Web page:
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Re: stability & compatibility between newer and older versions of yade


Bruno Chareyre said:     (by the date of Sun, 6 Jan 2019 17:08:12 +0100)

> Thanks for raising this major issue. It would be great to populate unit
> tests indeed.
> I recently
> https://github.com/yade/trunk/commit/b5fbefc6463294f580296cb5727dbbfd733fa8a0
> introduced a regression test for the utils module and I would like
> to advertise it here. It is testing only one function from utils
> currently.

Very interesting, thank you!

I have in mind writing testing code in C++, so that's a little different.

> It needs volunteers to expand it (which can be done simply by reproducing
> the logic of testUserCreatedInteraction() in more functions). If nobody is
> going to add tests systematically - the ideal case - I would suggest at
> least that:
> *when a bug is fixed a unit test is added simultaneously*.
> Fixing a bug usually gives a fresh vision of the behavior, which makes
> writing a unit test easier.
> Ultimately we could even collectively agree that a bug is not fixed if
> there is no test proving it.

I would go a bit further: assume that current yade version is the
reference version. Then I would add test to every C++ function and class
method. Store the results of tests as a reference result. When a bug
is found, then the reference result would change. Or worse: it would
turn out that although function is tested, the test did not catch the
bug. And that would be great incentive to add a test case where this
bug happened.

And also this would be a lot easier for others: the code testing
this function is already written, only another set of input
parameters must be added to test this case where bug appeared.

Yes, I know that it is a crazy amount of work.

> About 1: would be great provided that it doesn't end-up in simply removing
> examples which do not work.

Definitely not. The main goal is to really fix all examples. This is
a perfect opportunity for me to see the latest additions to yade! :)

> Classifying examples is also an important point and I would discourage the
> previous approach of moving failing scripts to a special
> "examples/not-working" folder since it breaks the classification in
> subfolders. Better rename them (something like *.py.fail) while keeping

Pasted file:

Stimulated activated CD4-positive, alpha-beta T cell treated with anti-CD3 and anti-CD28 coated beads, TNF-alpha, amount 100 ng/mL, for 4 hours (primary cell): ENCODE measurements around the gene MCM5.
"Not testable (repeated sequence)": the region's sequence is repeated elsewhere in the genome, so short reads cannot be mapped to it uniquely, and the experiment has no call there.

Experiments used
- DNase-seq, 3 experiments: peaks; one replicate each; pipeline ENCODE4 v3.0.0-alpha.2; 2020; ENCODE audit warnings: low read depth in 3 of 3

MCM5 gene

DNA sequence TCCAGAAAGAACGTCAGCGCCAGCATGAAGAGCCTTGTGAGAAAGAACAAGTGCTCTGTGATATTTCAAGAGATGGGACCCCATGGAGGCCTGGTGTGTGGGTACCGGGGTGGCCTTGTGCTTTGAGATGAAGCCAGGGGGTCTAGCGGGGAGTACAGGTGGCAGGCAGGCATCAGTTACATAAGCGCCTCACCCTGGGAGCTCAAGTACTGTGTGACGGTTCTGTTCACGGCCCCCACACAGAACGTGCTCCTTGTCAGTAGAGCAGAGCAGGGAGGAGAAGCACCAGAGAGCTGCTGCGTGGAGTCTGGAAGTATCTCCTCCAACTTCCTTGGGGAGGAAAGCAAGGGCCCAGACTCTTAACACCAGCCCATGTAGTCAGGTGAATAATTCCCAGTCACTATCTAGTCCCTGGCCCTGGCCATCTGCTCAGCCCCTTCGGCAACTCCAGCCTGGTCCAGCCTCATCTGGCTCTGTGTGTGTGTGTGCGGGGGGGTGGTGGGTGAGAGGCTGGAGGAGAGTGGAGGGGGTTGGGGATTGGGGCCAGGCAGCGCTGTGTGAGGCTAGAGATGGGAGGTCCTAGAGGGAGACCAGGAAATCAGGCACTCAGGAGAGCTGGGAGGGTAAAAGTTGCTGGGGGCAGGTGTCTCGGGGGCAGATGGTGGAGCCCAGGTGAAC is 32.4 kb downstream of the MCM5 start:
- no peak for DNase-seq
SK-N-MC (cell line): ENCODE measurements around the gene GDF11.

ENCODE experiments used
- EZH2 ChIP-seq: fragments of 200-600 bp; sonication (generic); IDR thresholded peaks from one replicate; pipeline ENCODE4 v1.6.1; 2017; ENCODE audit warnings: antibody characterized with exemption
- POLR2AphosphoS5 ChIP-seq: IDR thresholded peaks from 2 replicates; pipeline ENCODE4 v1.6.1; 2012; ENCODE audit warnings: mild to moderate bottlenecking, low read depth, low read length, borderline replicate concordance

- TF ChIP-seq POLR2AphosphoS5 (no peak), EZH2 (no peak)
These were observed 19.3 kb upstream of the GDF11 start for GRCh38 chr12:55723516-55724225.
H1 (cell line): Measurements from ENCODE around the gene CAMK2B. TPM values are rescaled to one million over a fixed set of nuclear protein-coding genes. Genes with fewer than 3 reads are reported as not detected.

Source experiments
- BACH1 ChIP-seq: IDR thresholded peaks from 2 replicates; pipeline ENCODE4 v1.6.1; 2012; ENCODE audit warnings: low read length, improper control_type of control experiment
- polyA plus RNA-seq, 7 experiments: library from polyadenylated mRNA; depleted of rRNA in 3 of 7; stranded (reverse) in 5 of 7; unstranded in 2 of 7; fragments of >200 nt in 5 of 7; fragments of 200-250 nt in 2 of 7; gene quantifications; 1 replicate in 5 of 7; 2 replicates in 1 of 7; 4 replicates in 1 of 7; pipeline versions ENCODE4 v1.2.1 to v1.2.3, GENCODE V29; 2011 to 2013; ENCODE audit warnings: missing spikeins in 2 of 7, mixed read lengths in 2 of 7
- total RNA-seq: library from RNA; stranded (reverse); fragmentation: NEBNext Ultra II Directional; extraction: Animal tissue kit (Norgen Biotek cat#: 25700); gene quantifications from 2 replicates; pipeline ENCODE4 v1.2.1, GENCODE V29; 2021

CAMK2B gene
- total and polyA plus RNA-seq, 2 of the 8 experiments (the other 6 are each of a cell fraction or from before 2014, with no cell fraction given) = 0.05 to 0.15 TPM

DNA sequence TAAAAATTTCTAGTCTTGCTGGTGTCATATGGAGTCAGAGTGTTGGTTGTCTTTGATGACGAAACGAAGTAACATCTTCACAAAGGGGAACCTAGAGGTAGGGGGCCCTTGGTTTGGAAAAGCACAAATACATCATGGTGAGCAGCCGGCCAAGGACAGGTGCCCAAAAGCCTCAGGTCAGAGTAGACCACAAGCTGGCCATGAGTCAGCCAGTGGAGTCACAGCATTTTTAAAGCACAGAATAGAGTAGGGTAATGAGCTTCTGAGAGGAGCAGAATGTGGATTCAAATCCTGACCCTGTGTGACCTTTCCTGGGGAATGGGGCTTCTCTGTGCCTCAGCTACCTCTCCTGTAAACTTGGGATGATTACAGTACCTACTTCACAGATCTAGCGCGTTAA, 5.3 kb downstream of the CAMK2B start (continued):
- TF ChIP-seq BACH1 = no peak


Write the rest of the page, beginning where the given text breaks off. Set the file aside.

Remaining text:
> them in their original location.
> It is less clear if/how you intend to implement the "all examples must
> work" policy. It is difficult to automatize testing of examples since they
> are very heterogeneous. For instance some examples don't have a O.run() as
> user is supposed to click "play" instead.
> If the error happens after playing the error will not be detected. I
> suspect many other special situations like this one.

Maybe I would be able to implement this idea in following manner:
run yade on each example with extra flag --test-example or such.
This flag would mean that O.run() must be invoked anyways. If user
has to click it, then yade instead does it. Some parts of examples
would be untestable like interaction with GUI, in such cases a dummy
function would be called instead (the point is that example.py need
not be modified, the --test-example flag should take care of that). If
examples produce some output file, than that is checked too. I am not
sure how it will turn up. That's just a general idea. 

> About 2. I support the idea of investigating new techniques yet I don't
> understand the suggestion very well. My impression is that all plugins are
> already eligible for unit tests. For instance, testing a function from
> utils in [1] did not need any change to the utils module itslef. All it
> needs is to effectively design and write the unit tests for each other
> function of each other class/module. That's indeed hundreds - if not
> thousands - of tests.

Well, time for me to learn what boost::unit_tests has to offer ;)

The general idea within the framework is that it would be able to
print a list of all publicly accessible C++ methods (not necessarily
all of them being exported to python) which do not have an
accompanying test.

I don't know how to achieve this now. That's just an idea.

Then using that list we would know the test coverage ;) If this list
would someday become empty then we could say with confidence that we
have 100% test coverage. If someone writes a new public function in
some class, then even without exporting it to python, it would be
caught and printed as a warning, that it has no accompanying test.

Your _Tesselation<TT>::VertexHandle _Tesselation<TT>::move(…)
should be caught automatically.

I hope that it is possible. Maybe only a slight modification to
YADE_PLUGIN or similar macro would be just enough? I don't know yet.
Or maybe use some code for reading the library objects: it would go
though all functions inside the binary library file, and try{}catch{}
attempt to test them. I know that it is possible to read library
symbols, I need to check how to do that.
In that case each instance of _Tesselation<TT>::move(…) for all TT
that ended up in the library file would be caught.

Janek Kozicki

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